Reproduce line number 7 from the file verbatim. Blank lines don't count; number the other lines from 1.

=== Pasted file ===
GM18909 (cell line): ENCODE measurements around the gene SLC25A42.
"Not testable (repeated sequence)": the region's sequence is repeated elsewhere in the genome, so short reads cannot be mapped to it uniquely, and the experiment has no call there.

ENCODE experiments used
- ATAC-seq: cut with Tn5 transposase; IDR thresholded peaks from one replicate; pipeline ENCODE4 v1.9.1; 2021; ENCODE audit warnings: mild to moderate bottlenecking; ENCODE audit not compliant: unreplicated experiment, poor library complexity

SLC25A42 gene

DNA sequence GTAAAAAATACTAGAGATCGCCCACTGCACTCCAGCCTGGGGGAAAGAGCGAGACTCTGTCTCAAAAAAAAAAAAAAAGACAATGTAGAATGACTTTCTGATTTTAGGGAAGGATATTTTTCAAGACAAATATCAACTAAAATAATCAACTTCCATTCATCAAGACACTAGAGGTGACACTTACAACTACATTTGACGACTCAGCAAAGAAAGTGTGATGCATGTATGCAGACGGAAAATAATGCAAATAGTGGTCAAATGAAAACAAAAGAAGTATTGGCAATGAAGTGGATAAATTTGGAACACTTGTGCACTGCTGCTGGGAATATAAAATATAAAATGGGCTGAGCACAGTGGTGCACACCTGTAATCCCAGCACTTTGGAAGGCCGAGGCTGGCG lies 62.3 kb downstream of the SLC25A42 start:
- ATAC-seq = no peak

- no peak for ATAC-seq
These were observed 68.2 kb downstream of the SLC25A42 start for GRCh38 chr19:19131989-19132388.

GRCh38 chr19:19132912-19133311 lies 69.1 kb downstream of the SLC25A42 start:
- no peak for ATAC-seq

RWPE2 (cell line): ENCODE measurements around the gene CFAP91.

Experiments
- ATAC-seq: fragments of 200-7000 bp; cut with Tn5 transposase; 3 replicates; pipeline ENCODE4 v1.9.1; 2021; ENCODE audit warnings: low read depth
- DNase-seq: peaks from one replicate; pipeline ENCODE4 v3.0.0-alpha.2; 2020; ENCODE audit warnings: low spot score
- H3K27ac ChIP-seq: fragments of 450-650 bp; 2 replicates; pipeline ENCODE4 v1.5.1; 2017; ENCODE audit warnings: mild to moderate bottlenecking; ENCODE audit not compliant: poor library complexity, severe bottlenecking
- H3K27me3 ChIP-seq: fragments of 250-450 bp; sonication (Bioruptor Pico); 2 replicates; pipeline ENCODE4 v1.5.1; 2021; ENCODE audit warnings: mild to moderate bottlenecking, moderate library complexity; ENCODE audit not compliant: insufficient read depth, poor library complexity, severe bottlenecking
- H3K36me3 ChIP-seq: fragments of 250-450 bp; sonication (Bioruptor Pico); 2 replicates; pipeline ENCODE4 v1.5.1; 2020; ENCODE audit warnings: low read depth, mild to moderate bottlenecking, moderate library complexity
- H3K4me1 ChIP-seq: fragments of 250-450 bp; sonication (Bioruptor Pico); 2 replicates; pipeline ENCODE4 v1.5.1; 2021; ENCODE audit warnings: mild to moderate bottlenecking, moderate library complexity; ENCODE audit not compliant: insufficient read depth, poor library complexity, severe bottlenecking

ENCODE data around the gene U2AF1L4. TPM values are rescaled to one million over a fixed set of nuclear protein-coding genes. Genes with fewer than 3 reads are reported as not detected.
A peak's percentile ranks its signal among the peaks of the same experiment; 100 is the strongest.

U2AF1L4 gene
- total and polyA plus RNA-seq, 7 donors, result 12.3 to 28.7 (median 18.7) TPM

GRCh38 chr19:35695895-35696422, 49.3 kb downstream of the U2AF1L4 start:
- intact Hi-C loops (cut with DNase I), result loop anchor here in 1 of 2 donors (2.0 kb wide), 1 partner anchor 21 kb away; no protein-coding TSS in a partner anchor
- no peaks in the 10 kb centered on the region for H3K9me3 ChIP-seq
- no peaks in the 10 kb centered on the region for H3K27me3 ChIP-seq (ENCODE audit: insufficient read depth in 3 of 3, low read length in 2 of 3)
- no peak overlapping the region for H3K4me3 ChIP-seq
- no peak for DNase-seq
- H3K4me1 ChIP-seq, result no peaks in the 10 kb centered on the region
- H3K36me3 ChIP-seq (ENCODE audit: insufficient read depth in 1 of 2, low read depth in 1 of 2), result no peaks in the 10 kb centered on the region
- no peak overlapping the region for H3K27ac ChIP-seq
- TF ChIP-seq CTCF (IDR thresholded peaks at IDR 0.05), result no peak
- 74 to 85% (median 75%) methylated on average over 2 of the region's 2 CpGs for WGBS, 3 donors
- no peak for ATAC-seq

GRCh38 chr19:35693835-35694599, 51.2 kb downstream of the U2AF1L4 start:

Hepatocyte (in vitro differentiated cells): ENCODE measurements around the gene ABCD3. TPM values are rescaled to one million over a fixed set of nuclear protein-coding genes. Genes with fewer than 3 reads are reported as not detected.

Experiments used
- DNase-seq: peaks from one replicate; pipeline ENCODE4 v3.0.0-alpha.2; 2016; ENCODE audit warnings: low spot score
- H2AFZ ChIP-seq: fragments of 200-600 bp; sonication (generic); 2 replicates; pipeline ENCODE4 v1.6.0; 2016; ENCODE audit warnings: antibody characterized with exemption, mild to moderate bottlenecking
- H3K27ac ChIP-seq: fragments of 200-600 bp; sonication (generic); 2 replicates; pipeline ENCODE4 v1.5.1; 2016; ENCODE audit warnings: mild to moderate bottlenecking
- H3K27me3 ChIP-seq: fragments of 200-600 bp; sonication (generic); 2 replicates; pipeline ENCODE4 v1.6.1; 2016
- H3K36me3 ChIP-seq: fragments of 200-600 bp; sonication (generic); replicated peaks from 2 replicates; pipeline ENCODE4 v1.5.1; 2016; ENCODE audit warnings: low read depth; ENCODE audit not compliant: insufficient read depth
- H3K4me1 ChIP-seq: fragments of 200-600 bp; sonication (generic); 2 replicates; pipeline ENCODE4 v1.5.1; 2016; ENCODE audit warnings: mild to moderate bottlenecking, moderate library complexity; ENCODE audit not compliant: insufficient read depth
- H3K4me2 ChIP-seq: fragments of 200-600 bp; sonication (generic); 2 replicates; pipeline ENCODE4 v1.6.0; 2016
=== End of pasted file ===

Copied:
- ATAC-seq = no peak